Document Type


Publication Date


Publication Citation

46 Journal of Corporation Law 1003 (2021)


For over a century, electricity in the United States has been generated and sold mainly by centralized powerplants. Although this model of power collection and distribution has many advantages, resiliency is a growing problem. Brittle infrastructure and growing complexity have made the nation’s power grid less reliable over the past twenty years. Some technologists believe the solution is to go small. In the past five years, small communities in the United States and overseas have built “micro-grids”—networks of roof-top solar panels that store electricity in communal banks of batteries, combined with software that allows homeowners and businesses to buy and sell this electricity from one another. The designers of these systems believe that the private sale of electricity among neighbors will carry substantial benefits for the public, including the potential to make electricity more reliable, resilient, and renewable.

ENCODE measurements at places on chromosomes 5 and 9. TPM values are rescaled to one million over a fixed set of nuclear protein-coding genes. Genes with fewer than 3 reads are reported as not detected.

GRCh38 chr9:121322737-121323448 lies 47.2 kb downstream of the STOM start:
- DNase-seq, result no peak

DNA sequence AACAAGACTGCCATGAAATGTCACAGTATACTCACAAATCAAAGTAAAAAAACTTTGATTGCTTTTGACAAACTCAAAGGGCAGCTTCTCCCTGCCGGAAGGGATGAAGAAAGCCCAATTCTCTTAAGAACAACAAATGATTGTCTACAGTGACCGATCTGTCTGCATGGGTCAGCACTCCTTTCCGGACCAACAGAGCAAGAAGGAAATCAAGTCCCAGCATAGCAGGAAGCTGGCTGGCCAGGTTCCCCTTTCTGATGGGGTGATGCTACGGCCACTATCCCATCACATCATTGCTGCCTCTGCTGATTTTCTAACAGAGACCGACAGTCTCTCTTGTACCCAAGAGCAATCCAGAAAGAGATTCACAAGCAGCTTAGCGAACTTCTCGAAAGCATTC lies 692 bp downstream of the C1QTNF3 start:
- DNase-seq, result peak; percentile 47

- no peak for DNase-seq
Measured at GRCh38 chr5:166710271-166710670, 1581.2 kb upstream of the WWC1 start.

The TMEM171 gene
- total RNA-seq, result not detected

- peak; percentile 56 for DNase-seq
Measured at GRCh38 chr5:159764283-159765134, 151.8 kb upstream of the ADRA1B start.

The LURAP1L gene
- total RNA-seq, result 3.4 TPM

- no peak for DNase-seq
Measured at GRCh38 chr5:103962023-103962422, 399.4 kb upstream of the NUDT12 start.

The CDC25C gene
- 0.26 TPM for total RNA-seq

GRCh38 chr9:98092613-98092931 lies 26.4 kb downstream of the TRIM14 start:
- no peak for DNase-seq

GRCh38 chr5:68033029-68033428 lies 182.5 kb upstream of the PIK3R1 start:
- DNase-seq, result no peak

A challenge stands in the way, however: how to effectively and securely govern electricity as a shared resource among neighbors. This symposium Article examines how well blockchain—the technology that brought the world Bitcoin—might help solve this problem by tracking electricity production and sales in a neighborhood. This Article examines this question through three case studies of blockchain-enabled microgrids in the United States, Europe, and Australia. We conclude that some types of blockchain technologies could help make the dream of a peer-to-peer energy commons a reality. Widespread adoption of this technology will require the support and cooperation of local, state, and federal regulators and lawmakers, however.